This album will be my Joker.
It’s a big week for Sapphics with the announcement of an upcoming debut LP, the record, from boygenius – the supergroup consisting of Julien Baker, Lucy Dacus, and Phoebe Bridgers – following their self-titled EP, and the accompanying release of the first three singles from the album.
The three tracks – $20, True Blue, and Emily I’m Sorry – closely resemble their respective writers, who wrote the tracks independently. Despite only being out for a week or so, I’ve already periodically claimed each track as my favourite. The singles start with Baker’s angsty vocals, with soft-punk guitar riffs and drums in $20. This track is hard-hitting and upbeat, with an interesting set of lyrics, singing of Reno road trips and youthful chaos (“In another life we were arsonists”, “So many hills to die on”). The song ends with all three vocalists singing, one of Bridger’s iconic belting lines evocative of the end of the trio’s 2018 album track Me & My Dog, creating a sublime synthesis of the artists’ different styles in a frenzied release of emotion.
Emily I’m Sorry is immediately recognisable as a Punisher-esque mellow outpouring to (probably) Emily Bannon, who Bridgers was in a relationship with back in 2018-19. The style is also similar to Bridgers’ 2020 track Chinese Satellite. Lyrically, Bridgers expresses uncertainty about their relationship and repeatedly proclaims the track title in the chorus: “Emily, I’m sorry”, and “I can feel myself becoming / Someone only you could want”. To me, this track is heartwrenching and relatable, exploring the hurt that comes with messing up.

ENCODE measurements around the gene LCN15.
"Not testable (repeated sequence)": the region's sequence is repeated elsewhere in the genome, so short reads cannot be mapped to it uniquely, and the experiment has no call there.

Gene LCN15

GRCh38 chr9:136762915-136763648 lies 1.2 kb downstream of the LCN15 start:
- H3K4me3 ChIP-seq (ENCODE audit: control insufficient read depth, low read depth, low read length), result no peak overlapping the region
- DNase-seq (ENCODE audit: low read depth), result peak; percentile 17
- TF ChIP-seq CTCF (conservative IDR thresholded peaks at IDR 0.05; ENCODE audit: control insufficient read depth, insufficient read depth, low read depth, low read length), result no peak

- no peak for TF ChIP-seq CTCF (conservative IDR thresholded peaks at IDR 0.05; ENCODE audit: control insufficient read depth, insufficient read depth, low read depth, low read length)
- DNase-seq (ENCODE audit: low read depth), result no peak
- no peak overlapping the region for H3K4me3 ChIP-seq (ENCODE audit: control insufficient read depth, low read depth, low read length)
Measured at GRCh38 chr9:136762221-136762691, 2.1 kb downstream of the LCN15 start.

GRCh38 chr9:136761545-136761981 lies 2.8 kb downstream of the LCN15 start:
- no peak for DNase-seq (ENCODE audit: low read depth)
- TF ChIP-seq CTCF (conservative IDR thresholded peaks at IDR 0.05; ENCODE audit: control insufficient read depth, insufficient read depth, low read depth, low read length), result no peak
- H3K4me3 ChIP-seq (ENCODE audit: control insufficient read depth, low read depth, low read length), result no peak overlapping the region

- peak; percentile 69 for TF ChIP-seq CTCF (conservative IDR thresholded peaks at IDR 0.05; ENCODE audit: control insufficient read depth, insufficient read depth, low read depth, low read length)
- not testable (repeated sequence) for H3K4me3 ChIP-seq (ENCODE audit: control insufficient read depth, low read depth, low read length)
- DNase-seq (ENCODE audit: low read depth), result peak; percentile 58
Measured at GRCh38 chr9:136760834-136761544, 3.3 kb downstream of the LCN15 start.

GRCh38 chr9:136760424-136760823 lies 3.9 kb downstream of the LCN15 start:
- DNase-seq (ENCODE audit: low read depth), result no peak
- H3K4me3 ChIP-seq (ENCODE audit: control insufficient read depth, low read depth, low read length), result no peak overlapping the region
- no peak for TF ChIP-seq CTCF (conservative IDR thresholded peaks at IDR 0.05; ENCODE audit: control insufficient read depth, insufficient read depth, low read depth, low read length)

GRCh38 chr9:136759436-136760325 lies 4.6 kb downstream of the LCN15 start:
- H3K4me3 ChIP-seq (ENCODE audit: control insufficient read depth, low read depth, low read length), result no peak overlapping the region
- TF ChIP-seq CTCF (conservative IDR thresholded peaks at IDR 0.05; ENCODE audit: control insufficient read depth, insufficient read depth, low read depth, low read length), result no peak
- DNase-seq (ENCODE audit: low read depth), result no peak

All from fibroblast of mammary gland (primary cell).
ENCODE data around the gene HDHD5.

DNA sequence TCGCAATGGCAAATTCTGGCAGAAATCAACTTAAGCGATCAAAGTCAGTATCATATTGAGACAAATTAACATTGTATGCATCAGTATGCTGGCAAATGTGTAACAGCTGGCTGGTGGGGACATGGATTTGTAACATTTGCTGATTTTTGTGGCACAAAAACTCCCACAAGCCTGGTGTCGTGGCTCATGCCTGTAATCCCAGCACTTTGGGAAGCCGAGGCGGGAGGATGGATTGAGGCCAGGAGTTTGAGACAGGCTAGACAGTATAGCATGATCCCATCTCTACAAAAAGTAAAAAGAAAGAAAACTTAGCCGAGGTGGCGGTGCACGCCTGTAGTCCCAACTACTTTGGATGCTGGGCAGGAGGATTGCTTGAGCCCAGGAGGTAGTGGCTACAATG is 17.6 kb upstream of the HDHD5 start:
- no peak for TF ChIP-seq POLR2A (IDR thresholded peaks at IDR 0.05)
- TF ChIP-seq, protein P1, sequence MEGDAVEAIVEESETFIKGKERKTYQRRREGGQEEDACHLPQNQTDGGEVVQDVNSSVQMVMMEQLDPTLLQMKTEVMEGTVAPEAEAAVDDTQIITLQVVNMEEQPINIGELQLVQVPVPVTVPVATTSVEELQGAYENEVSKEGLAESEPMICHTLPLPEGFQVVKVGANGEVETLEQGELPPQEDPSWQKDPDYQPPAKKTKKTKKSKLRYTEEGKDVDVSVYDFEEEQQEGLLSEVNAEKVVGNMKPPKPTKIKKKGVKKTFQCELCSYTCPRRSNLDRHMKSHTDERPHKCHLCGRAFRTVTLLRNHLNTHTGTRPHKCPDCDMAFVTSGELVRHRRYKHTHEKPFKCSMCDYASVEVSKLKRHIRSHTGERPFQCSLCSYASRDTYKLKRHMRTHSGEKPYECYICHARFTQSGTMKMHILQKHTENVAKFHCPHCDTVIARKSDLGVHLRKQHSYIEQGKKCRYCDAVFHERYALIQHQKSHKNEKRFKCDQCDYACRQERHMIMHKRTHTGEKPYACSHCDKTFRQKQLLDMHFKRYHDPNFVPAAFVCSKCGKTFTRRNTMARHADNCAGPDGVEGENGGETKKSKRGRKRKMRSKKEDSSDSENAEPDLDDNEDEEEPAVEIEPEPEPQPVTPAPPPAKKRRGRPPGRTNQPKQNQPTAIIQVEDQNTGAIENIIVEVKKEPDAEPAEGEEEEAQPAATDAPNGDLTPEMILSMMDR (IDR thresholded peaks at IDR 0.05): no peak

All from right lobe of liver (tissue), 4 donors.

When I first listened to the last track, True Blue, I thought the song was sad, (“You’ve never done me wrong, except for that one time / That we don’t talk about / Because it doesn’t matter anymore”, “You already hurt my feelings three times / In the way only you could”), but upon listening more carefully, I realised that the song is actually very touching. It describes a love that is “tried and true blue”, and the sensation of being known better than you know yourself (“It feels good to be known so well”). The track is a heartwarming end to the album teaser, and, like its sister tracks, is reminiscent of its writer, Dacus.
Overall, these tracks promise a lot in terms of quality and diversity for the album, and, as will be the case with all boygenius fans, I can’t wait to hear the full tracklist.
The first three singles from boygenius’ upcoming debut album are out now via Interscope, check out $20 here: